Review by Jaclyn T. San Antonio
On October 1, 2016, the University of Toronto’s Centre for Women’s Studies in Education (CWSE) hosted community members for the book launch of Resilience and Triumph: Immigrant Women Tell Their Stories (2015). Featuring an extensive collection of personal stories from racialized immigrant women in Canada, this new publication represents an important contribution to our public understanding and recognition of the injustices that so many women face when coming to this country. Despite experiences of exclusion, isolation, racism, patriarchy, and marginalization, the women’s stories reveal their indomitable spirit of resilience in navigating these challenges within everyday lived realities. It is this capacity for resiliency that is their ultimate triumph in not only coming to Canada but in contributing to its promise and potential. To borrow the words of Yasmin Juwani, author of the book’s preface, the featured stories are those “of strength and resilience in the face of adversities; persistence in the face of exclusion; rejuvenation in the face of isolation; and above all, hope against all hope.”
The two-hour event was particularly meaningful for the CWSE since the book was dedicated to memory of the late Roxana Ng, former director of the CWSE. During the presentation, Ng was honour as a “true pioneer in the immigrant women’s field,” whose life and work will continue to inspire generations of feminist activists to come.
Featured speakers at the book launch included members of the Book Project Collective who edited and compiled the collection (including Rashmi Luther, Iram Ahmed Jama, and Monia Mazigh) as well as individual authors who contributed to the collection (including Pramila Aggarwal, Silmi Abdullah, Eve Haque, and Vanaja Dhruvarajan). The speakers explained the process of putting the book together as a collaborative commentary on women’s “herstory” – one that has otherwise been buried in the traditional nation-building stories of Canada. Among the most powerful moments of the event was when individual authors read excerpts from their chapters, articulating the details of their experiences and their reflections on what it means to “belong” in Canada—an overarching theme in the book.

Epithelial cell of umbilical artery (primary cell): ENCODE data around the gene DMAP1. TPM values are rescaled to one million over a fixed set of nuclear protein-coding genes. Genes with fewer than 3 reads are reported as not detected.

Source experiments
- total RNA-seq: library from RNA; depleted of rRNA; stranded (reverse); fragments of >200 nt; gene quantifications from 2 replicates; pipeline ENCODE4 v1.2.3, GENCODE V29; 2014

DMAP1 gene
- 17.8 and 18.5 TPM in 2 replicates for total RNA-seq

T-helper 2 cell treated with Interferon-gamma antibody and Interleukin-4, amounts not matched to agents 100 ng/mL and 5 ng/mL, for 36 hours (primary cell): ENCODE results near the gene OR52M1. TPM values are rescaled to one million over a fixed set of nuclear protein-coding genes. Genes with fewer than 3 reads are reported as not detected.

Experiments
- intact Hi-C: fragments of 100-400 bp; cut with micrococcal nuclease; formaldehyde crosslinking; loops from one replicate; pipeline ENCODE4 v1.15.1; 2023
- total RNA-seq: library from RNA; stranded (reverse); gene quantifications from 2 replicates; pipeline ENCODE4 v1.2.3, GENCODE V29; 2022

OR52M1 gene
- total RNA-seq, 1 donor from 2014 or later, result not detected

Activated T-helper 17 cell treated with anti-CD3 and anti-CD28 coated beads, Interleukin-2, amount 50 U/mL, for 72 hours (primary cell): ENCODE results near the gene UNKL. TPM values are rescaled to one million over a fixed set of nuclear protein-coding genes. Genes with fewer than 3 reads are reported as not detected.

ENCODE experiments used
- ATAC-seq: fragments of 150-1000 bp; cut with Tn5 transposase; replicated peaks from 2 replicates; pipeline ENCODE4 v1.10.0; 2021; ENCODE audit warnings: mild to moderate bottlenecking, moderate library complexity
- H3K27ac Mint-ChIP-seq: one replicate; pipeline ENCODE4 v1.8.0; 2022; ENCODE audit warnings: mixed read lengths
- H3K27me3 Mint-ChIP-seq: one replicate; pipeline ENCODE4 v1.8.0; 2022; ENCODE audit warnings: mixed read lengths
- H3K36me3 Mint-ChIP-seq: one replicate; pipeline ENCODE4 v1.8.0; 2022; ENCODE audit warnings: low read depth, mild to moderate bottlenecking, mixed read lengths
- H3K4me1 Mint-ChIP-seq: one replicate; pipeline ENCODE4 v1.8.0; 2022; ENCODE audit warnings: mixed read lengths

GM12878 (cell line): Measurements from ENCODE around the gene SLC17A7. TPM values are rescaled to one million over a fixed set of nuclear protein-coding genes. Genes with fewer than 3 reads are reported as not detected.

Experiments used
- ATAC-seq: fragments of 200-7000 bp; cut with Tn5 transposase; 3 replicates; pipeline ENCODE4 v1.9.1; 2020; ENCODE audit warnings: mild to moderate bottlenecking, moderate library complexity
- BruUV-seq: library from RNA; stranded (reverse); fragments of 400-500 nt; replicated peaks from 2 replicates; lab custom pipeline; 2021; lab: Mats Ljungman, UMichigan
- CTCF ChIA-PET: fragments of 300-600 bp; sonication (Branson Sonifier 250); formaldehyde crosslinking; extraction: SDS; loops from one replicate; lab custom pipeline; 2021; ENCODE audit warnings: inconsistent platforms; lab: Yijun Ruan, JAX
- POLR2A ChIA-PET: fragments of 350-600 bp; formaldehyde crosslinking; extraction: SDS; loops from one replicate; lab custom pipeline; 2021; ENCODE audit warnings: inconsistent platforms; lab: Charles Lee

Silmi Abdullah, a Toronto-based lawyer, shared the following about her experiences in law school and a time when she was mistaken as the interpreter by a judge.
“It was interesting that despite three university degrees and nine years of post-secondary education my hijab and brown skin had, in the judge’s mind, eliminated the possibility of my being the law student/lawyer-to-be… Ever since I arrived in Canada in 1998, and particularly after 9/11, I have repeatedly had narratives of early marriage, oppression, violence, and male misogyny imposed upon my body. My outward appearance continues to render me an empty receptacle, a blank slate for assumptions, prejudices, and myths.”
Reflecting further upon this experience in the context of the book’s goals, Abdullah shared that her participation in the project was a conscious effort to challenge dominant narratives about women of colour and women of faith—that is, of women whose stories are too often written for them. “For me,” she explained, “it was a microcosm of my life’s project, which is to write my own life story.”
Overall, the book launch for Resilience and Triumph was provocative, inspiring, and mobilizing. It provided a forum for voices to be heard, words to be read, and stories to be told. And in that respect, it was far more than a book launch. It was a moment for a community to gather together in listening to and celebrating the collective courage and wisdom of racialized immigrant women who have shaped and continue to redefine resilience in the context of contemporary challenges. Indeed, at a time when world issues emphasize the divisiveness among various social groups, the event and the book is a reminder about finding strength in community.